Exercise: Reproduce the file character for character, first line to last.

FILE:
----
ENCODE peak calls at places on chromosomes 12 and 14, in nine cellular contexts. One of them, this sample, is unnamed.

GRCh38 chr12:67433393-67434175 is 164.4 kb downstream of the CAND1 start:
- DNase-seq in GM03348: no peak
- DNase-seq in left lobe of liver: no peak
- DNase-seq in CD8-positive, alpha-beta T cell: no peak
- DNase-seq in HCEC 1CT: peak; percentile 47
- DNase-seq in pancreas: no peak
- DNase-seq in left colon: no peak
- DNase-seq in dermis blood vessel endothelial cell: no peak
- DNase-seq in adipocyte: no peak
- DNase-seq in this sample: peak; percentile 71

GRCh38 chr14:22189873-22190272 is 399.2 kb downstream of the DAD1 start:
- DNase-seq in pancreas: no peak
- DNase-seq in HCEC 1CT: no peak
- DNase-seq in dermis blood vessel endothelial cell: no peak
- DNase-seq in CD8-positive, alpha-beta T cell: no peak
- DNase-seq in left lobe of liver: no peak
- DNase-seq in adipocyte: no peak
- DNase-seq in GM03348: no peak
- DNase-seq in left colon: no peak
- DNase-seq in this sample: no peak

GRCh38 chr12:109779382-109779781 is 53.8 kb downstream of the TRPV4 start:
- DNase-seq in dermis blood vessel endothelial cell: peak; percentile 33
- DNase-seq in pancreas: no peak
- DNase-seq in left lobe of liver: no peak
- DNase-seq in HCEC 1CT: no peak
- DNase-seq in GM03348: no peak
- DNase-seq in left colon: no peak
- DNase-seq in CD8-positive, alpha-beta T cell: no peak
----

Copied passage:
ENCODE peak calls at places on chromosomes 12 and 14, in nine cellular contexts. One of them, this sample, is unnamed.

GRCh38 chr12:67433393-67434175 is 164.4 kb downstream of the CAND1 start:
- DNase-seq in GM03348: no peak
- DNase-seq in left lobe of liver: no peak
- DNase-seq in CD8-positive, alpha-beta T cell: no peak
- DNase-seq in HCEC 1CT: peak; percentile 47
- DNase-seq in pancreas: no peak
- DNase-seq in left colon: no peak
- DNase-seq in dermis blood vessel endothelial cell: no peak
- DNase-seq in adipocyte: no peak
- DNase-seq in this sample: peak; percentile 71

GRCh38 chr14:22189873-22190272 is 399.2 kb downstream of the DAD1 start:
- DNase-seq in pancreas: no peak
- DNase-seq in HCEC 1CT: no peak
- DNase-seq in dermis blood vessel endothelial cell: no peak
- DNase-seq in CD8-positive, alpha-beta T cell: no peak
- DNase-seq in left lobe of liver: no peak
- DNase-seq in adipocyte: no peak
- DNase-seq in GM03348: no peak
- DNase-seq in left colon: no peak
- DNase-seq in this sample: no peak

GRCh38 chr12:109779382-109779781 is 53.8 kb downstream of the TRPV4 start:
- DNase-seq in dermis blood vessel endothelial cell: peak; percentile 33
- DNase-seq in pancreas: no peak
- DNase-seq in left lobe of liver: no peak
- DNase-seq in HCEC 1CT: no peak
- DNase-seq in GM03348: no peak
- DNase-seq in left colon: no peak
- DNase-seq in CD8-positive, alpha-beta T cell: no peak